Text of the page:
Hyderabad-born, Manipal-educated Satya Nadella named Microsoft CEO

Microsoft’s board on Tuesday named Hyderabad-born Satya Nadella as chief executive of the legendary tech giant that has given the world products which have become household names like Windows, Word, Excel, PowerPoint and Outlook Express. The announcement elevates Nadella, an offspring of the Indian system, to one of the highest-profile corporate jobs globally.

Nadella, 46, will be only the third CEO of Microsoft after founder Bill Gates and Steve Ballmer, the man he is succeeding.


The elevation of Nadella, a company insider for 22 years (he recently joked that he has also been married for 22 years), was expected once heavyweight outsiders like Ford’s Alan Mulally and Nokia’s Stephen Elop dropped out or were passed up. The names of Google’s Sundar Pichai and Motorola’s previous CEO Sanjay Jha also briefly made the rounds, serving to highlight the intensity of PIOs breaking the glass ceiling, something that began some two decades ago, but has become more pronounced now.

In picking Nadella, Microsoft directors selected both a company insider and an engineer. It has often been noted that Microsoft was more successful under the leadership of Gates, a programmer and its first chief executive, than it was under Ballmer, who had a background in sales.

Satya Nadella now finds himself the head of an icon of American business that has struggled for position in big growth markets like mobile and Internet search. The company has correctly anticipated many of the biggest changes in technology — the rise of smartphones and tablet computers, to use two examples — but it has often fumbled the execution of products developed to capitalize on those changes.

It remains to be seen whether Nadella’s technical background, along with the closer involvement of Gates in product decisions, will give the company an edge it lacked during the Ballmer years. Microsoft said in a statement that Gates will “devote more time to the company, supporting Nadella in shaping technology and product direction.”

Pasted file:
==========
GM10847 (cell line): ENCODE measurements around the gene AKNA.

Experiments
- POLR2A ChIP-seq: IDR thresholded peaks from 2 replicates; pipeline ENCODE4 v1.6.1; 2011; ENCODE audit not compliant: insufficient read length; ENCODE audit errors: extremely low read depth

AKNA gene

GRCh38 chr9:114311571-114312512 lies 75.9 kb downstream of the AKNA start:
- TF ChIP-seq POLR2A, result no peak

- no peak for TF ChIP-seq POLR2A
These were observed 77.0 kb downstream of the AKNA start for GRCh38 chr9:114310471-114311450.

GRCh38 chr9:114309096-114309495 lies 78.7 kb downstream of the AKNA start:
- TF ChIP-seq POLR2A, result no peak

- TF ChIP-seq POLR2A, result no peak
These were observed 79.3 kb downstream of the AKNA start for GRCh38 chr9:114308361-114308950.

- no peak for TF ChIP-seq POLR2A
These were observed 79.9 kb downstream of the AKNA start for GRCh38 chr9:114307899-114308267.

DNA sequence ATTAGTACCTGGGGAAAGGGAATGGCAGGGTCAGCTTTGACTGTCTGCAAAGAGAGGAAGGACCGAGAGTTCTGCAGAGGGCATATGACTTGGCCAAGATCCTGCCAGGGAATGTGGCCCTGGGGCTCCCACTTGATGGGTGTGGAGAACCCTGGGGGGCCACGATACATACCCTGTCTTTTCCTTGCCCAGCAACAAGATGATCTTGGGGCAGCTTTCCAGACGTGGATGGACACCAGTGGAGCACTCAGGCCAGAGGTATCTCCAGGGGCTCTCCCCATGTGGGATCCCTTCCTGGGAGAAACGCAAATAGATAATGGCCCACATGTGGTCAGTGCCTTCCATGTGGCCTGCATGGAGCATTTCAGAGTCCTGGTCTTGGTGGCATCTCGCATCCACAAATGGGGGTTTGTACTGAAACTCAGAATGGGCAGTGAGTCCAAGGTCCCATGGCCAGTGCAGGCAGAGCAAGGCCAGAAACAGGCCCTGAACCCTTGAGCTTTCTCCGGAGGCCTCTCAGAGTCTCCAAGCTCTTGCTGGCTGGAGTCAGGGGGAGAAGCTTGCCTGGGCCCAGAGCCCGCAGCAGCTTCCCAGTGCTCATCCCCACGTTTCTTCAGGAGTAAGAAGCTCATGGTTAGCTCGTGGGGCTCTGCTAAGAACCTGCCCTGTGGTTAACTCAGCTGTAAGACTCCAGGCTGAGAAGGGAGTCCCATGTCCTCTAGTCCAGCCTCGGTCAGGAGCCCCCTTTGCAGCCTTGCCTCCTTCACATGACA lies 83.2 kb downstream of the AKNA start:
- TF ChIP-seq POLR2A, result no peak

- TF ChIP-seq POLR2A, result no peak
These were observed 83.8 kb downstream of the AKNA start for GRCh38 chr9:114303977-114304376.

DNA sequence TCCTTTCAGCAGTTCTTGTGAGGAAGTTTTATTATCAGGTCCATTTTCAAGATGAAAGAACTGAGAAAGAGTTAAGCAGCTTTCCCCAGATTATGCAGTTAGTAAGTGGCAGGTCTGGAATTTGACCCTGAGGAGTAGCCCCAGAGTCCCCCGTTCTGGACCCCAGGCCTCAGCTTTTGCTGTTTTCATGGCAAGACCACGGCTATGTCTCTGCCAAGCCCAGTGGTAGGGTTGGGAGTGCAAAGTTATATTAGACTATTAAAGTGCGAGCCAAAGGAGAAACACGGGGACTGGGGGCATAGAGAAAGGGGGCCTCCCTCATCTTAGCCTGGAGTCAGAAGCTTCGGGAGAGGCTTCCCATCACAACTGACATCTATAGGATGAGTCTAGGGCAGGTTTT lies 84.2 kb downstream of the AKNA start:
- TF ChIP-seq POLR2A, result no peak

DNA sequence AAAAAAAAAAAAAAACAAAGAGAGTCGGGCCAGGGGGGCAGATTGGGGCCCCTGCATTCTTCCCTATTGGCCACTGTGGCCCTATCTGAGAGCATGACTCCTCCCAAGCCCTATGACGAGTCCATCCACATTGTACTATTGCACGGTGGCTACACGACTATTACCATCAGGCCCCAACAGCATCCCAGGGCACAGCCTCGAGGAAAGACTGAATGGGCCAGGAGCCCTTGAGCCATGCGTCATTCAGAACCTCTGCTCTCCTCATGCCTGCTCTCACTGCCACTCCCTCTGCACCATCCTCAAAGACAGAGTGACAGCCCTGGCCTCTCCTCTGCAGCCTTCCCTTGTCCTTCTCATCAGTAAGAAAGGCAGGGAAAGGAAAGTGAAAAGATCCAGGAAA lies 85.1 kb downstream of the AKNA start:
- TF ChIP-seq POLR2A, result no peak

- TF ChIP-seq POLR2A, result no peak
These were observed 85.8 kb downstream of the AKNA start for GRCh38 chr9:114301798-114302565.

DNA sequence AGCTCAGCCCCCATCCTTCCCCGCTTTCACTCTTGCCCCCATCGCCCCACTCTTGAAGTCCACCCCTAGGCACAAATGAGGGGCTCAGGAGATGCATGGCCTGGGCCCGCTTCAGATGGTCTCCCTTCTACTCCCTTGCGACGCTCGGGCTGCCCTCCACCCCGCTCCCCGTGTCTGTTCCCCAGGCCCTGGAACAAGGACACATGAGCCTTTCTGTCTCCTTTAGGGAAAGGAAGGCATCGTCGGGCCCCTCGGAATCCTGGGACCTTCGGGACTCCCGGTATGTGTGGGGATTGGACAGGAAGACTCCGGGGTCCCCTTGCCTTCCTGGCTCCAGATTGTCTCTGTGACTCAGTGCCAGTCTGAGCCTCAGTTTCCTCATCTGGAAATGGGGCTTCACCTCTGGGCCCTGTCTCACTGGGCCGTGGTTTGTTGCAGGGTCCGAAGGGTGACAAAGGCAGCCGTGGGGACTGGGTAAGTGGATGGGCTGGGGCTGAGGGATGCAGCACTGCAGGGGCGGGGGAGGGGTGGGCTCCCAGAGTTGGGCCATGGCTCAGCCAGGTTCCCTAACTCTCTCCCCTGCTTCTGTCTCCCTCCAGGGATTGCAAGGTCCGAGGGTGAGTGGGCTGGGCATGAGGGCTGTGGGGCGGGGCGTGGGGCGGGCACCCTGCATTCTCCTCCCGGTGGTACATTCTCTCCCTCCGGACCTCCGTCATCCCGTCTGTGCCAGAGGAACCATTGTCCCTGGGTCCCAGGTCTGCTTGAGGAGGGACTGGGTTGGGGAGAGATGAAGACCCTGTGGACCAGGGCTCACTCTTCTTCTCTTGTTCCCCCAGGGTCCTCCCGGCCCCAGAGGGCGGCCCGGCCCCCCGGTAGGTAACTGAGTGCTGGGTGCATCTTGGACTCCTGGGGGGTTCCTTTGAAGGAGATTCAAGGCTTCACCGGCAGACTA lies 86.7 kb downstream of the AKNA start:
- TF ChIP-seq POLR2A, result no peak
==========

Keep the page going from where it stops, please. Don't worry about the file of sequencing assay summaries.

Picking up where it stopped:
Relinquishing his role as chairman will allow Gates to spend over a third of his time with product groups at Microsoft, “substantially increasing my time at the company,” he said in a video made for the news of Nadella’s selection. Gates said Nadella asked him to make the change in his duties at Microsoft.

Source: http://timesofindia.indiatimes.com/tech/tech-news/software-services/Hyderabad-born-Manipal-educated-Satya-Nadella-named-Microsoft-CEO/articleshow/29869895.cms


Ubisoft admits user data hacked

Ubisoft has revealed that one of its sites has been hacked, resulting in some customer data being access.

In an email to its customers, Ubisoft said that a security issue in one of its websites was exploited.

“We recently found that one of our Web sites was exploited to gain unauthorised access to some of our online systems. We instantly took steps to close off this access, investigate the incident and begin restoring the integrity of any compromised systems.

“During this process, we learned that data had been illegally accessed from our account database, including user names, email addresses and encrypted passwords. Please note that no personal payment information is stored with Ubisoft, meaning your debit/credit card information was safe from this intrusion.

“As a result, we are recommending that you change the password for your account.

“Out of an abundance of caution, we also recommend that you change your password on any other Web site or service where you use the same or a similar password.

“You can find more information here https://support.ubi.com/en-GB/FAQ.aspx?platformid=60&brandid=2030&productid=3888&faqid=kA030000000eYYxCAM.

“For any additional support enquiries, please contact our customer service via our support web site at https://support.ubi.com